Feb. 19—A couple dozen sisters of Duluth's St. Scholastica Monastery, and nearly as many staff members who work with them, received their second dose of the COVID-19 vaccine Tuesday afternoon.
After, the sisters and staff signed cards for the Essentia Health nurses administering the vaccines as part of the health system's mobile vaccine unit intended to reach those who would otherwise experience access barriers.
Sister Beverly Raway, the prioress, hopes their vaccinations will allow the sisters to reunite soon with the sisters who live in the Benedictine Living Community, the assisted living facility next-door. Until that day comes, they'll continue taking all the usual precautions.
Sister Charity Nkewra said her interactions with the sisters in the assisted living facility has been limited to not much more than making snow angels outside their window and phone calls.
"One called to say, 'That was so nice,'" Nkewra said about the snow angels.
The monastery has lost six sisters — only one to COVID-19 — during the pandemic, Raway said. The hardship of those deaths was heightened because most didn't get the chance to visit their bedsides to say goodbye.
"We have a ritual of prayers for dying and farewell and blessing of the person as they're dying, laying our hands on them and praying," Raway said. "We have a really beautiful ritual. Only the administrative staff were able to do that."
The health system is in the process of hiring more staff to ramp up its vaccine capacity, said Jill Doberstein, Essentia's program manager for community outreach.
"People ask about our capacity to do outreach. It just really aligns with our mission and values to make sure we're reaching people," Doberstein said.
In the last couple months, the mobile vaccine team has largely focused on long-term care and assisted living facilities as well as behavioral health settings, per state guidelines, Doberstein said. In the coming weeks, the mobile unit will expand into neighborhoods to reach those ages 65 and older in underserved communities.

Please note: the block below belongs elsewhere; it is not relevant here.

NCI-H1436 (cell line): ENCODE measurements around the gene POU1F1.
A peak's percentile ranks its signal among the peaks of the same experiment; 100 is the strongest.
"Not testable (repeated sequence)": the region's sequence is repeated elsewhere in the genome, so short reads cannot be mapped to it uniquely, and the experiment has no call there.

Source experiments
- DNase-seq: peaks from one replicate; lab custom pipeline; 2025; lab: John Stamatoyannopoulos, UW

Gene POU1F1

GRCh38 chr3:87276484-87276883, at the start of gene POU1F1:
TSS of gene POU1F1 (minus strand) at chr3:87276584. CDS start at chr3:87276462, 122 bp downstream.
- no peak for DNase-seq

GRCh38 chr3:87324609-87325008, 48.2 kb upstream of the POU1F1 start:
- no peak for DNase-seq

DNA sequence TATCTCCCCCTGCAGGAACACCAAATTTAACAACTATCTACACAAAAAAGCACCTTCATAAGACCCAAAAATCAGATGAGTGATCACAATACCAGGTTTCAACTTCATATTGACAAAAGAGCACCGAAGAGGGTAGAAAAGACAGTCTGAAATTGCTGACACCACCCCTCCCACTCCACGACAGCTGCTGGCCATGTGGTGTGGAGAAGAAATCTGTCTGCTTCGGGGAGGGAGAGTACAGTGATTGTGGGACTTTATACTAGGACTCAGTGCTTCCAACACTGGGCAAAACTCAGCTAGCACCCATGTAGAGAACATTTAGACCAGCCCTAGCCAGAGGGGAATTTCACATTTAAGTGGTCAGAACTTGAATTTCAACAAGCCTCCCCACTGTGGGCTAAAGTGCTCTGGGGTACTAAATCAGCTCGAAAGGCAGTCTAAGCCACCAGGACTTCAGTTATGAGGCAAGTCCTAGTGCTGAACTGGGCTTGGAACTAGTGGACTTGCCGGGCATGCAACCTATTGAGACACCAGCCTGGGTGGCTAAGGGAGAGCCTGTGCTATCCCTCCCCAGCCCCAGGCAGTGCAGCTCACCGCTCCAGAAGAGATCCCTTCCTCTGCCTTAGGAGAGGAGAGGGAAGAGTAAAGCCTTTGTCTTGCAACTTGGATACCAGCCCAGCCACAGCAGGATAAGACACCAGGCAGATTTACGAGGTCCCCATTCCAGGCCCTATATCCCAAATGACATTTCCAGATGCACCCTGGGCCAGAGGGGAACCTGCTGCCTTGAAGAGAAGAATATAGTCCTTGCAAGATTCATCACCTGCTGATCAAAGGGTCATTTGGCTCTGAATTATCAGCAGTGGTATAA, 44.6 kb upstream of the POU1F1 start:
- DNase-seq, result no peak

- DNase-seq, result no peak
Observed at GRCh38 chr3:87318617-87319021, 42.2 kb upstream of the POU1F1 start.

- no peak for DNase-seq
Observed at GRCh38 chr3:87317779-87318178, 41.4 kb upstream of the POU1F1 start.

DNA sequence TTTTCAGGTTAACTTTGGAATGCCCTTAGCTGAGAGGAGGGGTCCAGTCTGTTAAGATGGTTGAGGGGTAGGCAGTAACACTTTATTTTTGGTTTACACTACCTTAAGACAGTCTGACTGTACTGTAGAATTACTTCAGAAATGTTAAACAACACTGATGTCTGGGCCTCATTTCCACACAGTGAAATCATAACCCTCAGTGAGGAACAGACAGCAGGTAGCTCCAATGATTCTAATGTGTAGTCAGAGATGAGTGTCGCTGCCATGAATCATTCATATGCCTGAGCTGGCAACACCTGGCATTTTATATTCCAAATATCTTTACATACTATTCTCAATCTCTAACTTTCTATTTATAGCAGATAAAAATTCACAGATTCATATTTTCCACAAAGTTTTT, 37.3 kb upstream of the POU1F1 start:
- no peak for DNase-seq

With help from community partners, Essentia's outreach team is planning events in Duluth's Hillside neighborhood and in West Duluth.
"Those community partners are valued relationships, trust relationships that can help with the vaccine hesitancy piece," Doberstein said.
Local public health, the state, regional health care coalitions and health care providers are in constant communication to determine where the need aligns with the current phase of the vaccinations.
Organizations with residents or clients who are eligible for a vaccine but have trouble getting to Essentia are encouraged to let the health system know by calling 833-933-0505 or by visiting essentiahealth.org/covid-19/covid-19-community-response-team.
The mobile vaccination team stemmed from Essentia's mobile testing team, Doberstein said. In July, they assembled a team of providers to offer on-site testing at places experiencing outbreaks. In November and December, the unit was testing about 2,500 people a week. Now it's testing less than half that number.
After completing her two-dose vaccine series, Sister Pauline Micke, 80, said she feels fortunate to have made it this far without an outbreak within her living community. That wasn't the case for the neighboring assisted living facility.
Asked how she's feeling now that the monastery has received both doses of the vaccine, Micke said she's eager to experience life outside of Zoom and video calls again.
"I made up a new prayer," Micke said. "I told God that when I die I'm planning on going to heaven. And I want it to be real heaven, not a virtual heaven. I want it to be real. I get so tired of Zoom meetings."
Sister JeAnne Weber, 78, reflected on the little moments that have carried them through the pandemic, like being able to attend chapel multiple times a day and waving at the camera to those watching from the assisted living facility. She said they haven't felt the loneliness and isolation many have suffered over the last year.
She longs for a day when the sisters in assisted living can return to shared meals, card games and Friday night movies and popcorn.
"Two of us sit at a dining room table together," Weber said. "One of the advantages is that we've gotten to know each other better, because we used to have like four sisters at a table. We're able to ... learn things that we never knew before because we just didn't have that opportunity."